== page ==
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From Zuccotti to UC Davis: 99%–The Occupy Wall Street Collaborative Film

“We are the 99 percent,” chant the Occupy protesters as they set up a self-sufficient community in Zuccotti—renamed Liberty—Park to demand an answer to America’s wildly unequal distribution. 99%—The Occupy Wall Street Collaborative Film, a documentary made by over 100 filmmakers, gives us a look behind the barricades at these men and women who hoped to start a revolution on September 17, 2011. Though it largely sides with the protesters, the film does not find them faultless. For example, author Naomi Wolf criticizes the movement—after police forcibly evicted the protesters from the park—for being satisfied with “changing the discourse.” It’s a valid concern: After the outcry, what next? What is the solution? It’s easy to root for separating money from government, for wanting our votes to count. It isn’t news that greed at the expense of millions of others is bad. What is shocking is seeing the aggressive and malicious response to the movement: the growing police state where a row of nonviolent UC Davis students gets pepper-sprayed, an Iraq veteran’s skull is fractured by a flashbang grenade in Oakland, and members of the media have their press badges seized. The only time we hear from the 1 percent is when an unseen woman asks different people in suits if they’re going to the rally. When one man who says no is asked why not, he replies, “Because I make money.” And though the protesters may shout that money is not free speech, the reality is that it has the loudest voice of all.

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The California Honeydrops

Their latest album, Like You Mean It, is pure soul—not the kitschy kind, but that deep brand of soul that springs from the taproots of the American collective unconscious. As it turns out, mixing the Polish heritage of frontman and songwriter Lech Wierzynski with Oakland crunch and a jazz pedigree gives birth to something like Sam Cooke on happy pills. The band has aged here: They ditched the jug and washboard for a funkier groove, but they preserved that original kernel of gutbucket strut. They’re just four blues fanatics kicking it old school with lo-fi equipment, but together they make a wailing wall of sound.

Thu., Aug. 15, 8 p.m., 2013

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Souls of Mischief

Two decades ago, a quartet of high-school friends from Oakland released its debut album, the long-sighted ’93 ’til Infinity, and its chill lyrics and sparse production helped make it a bonafide hip-hop classic. Since then, the group has tested the latter part of that album title ad infinitum (pun only partially intended) and their last three records (including their most recent, the Prince Paul-produced Montezuma’s Revenge, which is a far better listen than the title will have you believe) have failed to reach the Top 200. Tonight’s concert, however, will focus almost entirely on 1993, when the group plays their classic LP in its entirety.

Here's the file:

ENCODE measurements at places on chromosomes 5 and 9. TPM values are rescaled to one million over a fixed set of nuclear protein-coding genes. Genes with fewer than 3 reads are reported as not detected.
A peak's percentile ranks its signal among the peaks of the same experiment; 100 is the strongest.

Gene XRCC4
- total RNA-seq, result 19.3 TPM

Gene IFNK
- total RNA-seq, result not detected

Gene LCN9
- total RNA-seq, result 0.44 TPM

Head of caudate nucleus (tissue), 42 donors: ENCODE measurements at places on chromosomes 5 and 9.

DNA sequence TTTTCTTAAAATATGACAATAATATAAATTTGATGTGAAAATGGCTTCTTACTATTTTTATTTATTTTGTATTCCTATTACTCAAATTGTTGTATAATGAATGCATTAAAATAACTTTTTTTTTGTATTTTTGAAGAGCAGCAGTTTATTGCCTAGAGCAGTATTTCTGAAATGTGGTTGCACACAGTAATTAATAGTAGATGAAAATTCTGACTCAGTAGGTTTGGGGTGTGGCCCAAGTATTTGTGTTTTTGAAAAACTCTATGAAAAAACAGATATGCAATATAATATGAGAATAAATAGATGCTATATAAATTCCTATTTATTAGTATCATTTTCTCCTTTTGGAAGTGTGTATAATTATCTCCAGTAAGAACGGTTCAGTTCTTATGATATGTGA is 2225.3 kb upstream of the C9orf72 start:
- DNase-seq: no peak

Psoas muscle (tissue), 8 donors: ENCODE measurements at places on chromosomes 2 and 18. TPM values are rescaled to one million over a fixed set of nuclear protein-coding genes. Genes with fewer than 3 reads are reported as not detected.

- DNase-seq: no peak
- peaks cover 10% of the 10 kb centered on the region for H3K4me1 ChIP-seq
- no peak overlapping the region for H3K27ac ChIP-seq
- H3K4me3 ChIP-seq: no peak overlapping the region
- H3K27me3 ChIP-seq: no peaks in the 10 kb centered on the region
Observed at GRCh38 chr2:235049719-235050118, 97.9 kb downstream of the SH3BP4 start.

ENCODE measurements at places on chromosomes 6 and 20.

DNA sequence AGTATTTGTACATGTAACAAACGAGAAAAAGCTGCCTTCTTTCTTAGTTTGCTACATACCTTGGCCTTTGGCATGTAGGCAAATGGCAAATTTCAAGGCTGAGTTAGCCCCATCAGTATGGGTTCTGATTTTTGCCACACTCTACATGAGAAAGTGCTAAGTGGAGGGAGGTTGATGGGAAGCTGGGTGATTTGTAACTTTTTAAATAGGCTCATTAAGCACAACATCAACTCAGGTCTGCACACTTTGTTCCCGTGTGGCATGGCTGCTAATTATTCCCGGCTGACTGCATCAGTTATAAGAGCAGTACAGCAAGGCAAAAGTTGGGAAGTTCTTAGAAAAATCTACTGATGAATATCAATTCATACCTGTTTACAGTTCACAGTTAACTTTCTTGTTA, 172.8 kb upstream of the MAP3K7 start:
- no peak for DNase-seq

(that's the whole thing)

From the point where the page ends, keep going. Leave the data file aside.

Wed., July 3, 8 p.m., 2013

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Rogue Wave

Born out of a “screw it, the economy sucks, let’s start a band” mentality, Rogue Wave generate a blissfully pleasant sound that lands somewhere between Simon & Garfunkel softness and the Shins-type folk pop jangle. Unsurprisingly, the group comes from laidback Oakland, CA and their catchy, vocally-driven melodies have landed themselves across tons of film and TV soundtracks. With a ‘90s indie slacker feel, and a dreamy but compact iteration, it would be hard to have a bad time at one of their shows.

Fri., June 21, 9 p.m., 2013

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Often-inspiring Buck-up-a-movement Doc Occupy Love Will Amp Up the Protest Set

“Today I can’t help feeling that the entire planet is on the verge of becoming ground zero,” Velcrow Ripper declares in the opening minutes of his buck-up-a-movement doc Occupy Love. That “can’t help feeling” serves as an early warning about the film’s true subject: what Ripper feels about the world, the Occupy protests, and his hopes for the latter to salvage the former. He’s on firm, scarred ground when itemizing Occupy Wall Street’s complaints about the damage that barely regulated capitalism has wrought upon glaciers, homeowners, and air-breathers. He’s less certain when he and his talking heads insist that the uprisings of the Arab Spring, of the Spanish anti-foreclosure movement, and the stateside Occupiers are nothing less that world-saving collective expressions of humanistic love. “The most important thing that’s ever happened on our planet,” one fellow declares. Another insists “Love can be the liberating force for humanity because it’s so primal and so simple, like light.” Vague as all this is, the photography is beautiful, the scenes of crowds and their signs arresting, and the interviews with individual protesters—in Tahrir Square, Zuccotti Park, teargassed Oakland, and even melting Greenland—are often inspiring. Lefty doc mainstay Naomi Klein turns up to add some intellectual rigor to all the revolution/evolution poetry, but a kid environmentalist tells us why nature is better than the pricks at his school: It “doesn’t tell you you’re a stupid idiot.” This will be a hit with protesters looking to amp themselves up with footage of a murmuration of starlings, here illustrating the power of shared consciousness. It could be bigger still with rightwingers eager to dismiss everything Occupy as hopelessly naive.